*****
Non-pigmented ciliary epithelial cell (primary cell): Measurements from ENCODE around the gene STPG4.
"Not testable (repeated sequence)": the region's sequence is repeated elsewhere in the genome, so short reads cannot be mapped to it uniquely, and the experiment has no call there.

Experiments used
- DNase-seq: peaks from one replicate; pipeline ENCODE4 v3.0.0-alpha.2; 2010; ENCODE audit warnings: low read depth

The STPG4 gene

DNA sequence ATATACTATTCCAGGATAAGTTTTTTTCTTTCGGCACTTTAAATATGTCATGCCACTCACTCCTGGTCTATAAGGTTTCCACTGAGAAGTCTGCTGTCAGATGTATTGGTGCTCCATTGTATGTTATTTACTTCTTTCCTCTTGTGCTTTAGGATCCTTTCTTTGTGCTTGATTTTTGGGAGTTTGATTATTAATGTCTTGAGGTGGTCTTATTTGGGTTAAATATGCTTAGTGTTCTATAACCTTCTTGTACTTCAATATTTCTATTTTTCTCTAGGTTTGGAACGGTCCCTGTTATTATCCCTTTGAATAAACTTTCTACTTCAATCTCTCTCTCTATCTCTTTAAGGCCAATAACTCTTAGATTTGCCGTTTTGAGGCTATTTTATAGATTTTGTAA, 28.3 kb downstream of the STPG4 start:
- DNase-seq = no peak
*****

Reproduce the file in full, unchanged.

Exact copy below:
Non-pigmented ciliary epithelial cell (primary cell): Measurements from ENCODE around the gene STPG4.
"Not testable (repeated sequence)": the region's sequence is repeated elsewhere in the genome, so short reads cannot be mapped to it uniquely, and the experiment has no call there.

Experiments used
- DNase-seq: peaks from one replicate; pipeline ENCODE4 v3.0.0-alpha.2; 2010; ENCODE audit warnings: low read depth

The STPG4 gene

DNA sequence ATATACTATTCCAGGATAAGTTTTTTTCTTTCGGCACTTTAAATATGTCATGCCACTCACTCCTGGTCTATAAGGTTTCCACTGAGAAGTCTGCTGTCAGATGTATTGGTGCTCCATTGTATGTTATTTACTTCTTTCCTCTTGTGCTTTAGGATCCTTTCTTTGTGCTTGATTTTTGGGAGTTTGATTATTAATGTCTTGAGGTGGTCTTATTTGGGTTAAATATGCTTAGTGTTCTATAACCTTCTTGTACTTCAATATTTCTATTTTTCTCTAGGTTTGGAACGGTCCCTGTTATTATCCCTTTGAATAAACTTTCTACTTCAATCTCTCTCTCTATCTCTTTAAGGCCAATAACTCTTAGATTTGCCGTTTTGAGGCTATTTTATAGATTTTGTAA, 28.3 kb downstream of the STPG4 start:
- DNase-seq = no peak